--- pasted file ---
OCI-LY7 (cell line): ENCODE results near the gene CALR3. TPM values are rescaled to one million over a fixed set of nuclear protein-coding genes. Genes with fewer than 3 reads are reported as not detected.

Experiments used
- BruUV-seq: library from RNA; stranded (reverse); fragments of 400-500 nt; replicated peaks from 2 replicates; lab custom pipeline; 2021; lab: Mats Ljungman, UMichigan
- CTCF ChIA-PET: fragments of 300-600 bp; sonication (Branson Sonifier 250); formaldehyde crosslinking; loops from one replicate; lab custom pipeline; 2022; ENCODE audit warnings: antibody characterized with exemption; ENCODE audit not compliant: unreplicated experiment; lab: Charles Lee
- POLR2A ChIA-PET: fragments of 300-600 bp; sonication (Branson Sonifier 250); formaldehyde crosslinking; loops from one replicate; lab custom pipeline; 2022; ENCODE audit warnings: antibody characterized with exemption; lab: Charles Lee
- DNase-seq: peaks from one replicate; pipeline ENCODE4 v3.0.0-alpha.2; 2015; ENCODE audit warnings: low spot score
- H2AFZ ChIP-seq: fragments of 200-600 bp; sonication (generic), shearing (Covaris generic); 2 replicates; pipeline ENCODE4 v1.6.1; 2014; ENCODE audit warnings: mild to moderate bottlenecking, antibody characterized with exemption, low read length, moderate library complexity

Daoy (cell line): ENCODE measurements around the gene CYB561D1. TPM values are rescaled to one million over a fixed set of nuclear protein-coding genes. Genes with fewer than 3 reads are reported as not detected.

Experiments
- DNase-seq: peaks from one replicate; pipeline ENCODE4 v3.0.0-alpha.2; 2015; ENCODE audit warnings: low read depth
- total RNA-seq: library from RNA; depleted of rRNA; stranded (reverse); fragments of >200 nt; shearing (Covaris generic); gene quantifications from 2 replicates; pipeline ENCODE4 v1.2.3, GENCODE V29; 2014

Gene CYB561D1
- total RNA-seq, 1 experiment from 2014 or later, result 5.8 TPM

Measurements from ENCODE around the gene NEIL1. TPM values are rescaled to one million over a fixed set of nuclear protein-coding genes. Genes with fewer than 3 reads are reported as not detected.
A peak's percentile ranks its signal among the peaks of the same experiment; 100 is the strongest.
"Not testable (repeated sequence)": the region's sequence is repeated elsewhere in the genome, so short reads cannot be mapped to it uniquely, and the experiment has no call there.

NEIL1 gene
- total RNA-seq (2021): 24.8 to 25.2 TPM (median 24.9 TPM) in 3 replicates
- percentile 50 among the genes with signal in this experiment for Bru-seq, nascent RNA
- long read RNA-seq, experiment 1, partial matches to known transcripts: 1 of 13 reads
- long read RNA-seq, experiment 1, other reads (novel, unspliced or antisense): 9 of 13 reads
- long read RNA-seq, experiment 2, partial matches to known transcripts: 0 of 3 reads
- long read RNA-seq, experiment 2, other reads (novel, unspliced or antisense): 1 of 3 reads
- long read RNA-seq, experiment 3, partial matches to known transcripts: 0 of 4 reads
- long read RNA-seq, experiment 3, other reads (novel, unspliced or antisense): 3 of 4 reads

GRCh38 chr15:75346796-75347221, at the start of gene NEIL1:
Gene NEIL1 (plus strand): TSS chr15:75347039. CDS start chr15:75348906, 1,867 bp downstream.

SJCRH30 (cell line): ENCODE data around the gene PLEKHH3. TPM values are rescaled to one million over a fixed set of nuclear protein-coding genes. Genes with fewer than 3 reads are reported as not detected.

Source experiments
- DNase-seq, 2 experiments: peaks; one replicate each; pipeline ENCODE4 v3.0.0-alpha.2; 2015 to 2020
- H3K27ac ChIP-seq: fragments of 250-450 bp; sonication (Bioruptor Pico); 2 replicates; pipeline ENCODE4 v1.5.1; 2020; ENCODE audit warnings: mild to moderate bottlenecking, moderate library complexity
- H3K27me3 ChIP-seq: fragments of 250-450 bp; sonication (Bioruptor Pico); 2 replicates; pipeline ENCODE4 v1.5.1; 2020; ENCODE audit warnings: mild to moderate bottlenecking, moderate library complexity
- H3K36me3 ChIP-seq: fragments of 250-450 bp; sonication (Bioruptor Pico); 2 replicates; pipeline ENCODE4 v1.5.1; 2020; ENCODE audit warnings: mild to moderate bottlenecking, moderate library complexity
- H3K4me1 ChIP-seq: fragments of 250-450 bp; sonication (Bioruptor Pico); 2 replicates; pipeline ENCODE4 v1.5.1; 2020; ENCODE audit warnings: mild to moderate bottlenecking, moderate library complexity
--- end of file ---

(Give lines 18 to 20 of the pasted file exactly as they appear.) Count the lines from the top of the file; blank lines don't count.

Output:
- total RNA-seq (2021): 24.8 to 25.2 TPM (median 24.9 TPM) in 3 replicates
- percentile 50 among the genes with signal in this experiment for Bru-seq, nascent RNA
- long read RNA-seq, experiment 1, partial matches to known transcripts: 1 of 13 reads